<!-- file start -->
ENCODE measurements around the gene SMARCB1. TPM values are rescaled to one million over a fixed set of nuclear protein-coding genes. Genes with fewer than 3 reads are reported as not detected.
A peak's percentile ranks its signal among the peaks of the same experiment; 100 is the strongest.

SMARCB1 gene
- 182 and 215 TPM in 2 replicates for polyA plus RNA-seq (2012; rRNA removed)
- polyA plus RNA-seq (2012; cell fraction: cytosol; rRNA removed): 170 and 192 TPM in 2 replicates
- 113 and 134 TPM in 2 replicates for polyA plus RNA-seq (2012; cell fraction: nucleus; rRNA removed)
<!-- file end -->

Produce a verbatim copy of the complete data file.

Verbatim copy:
ENCODE measurements around the gene SMARCB1. TPM values are rescaled to one million over a fixed set of nuclear protein-coding genes. Genes with fewer than 3 reads are reported as not detected.
A peak's percentile ranks its signal among the peaks of the same experiment; 100 is the strongest.

SMARCB1 gene
- 182 and 215 TPM in 2 replicates for polyA plus RNA-seq (2012; rRNA removed)
- polyA plus RNA-seq (2012; cell fraction: cytosol; rRNA removed): 170 and 192 TPM in 2 replicates
- 113 and 134 TPM in 2 replicates for polyA plus RNA-seq (2012; cell fraction: nucleus; rRNA removed)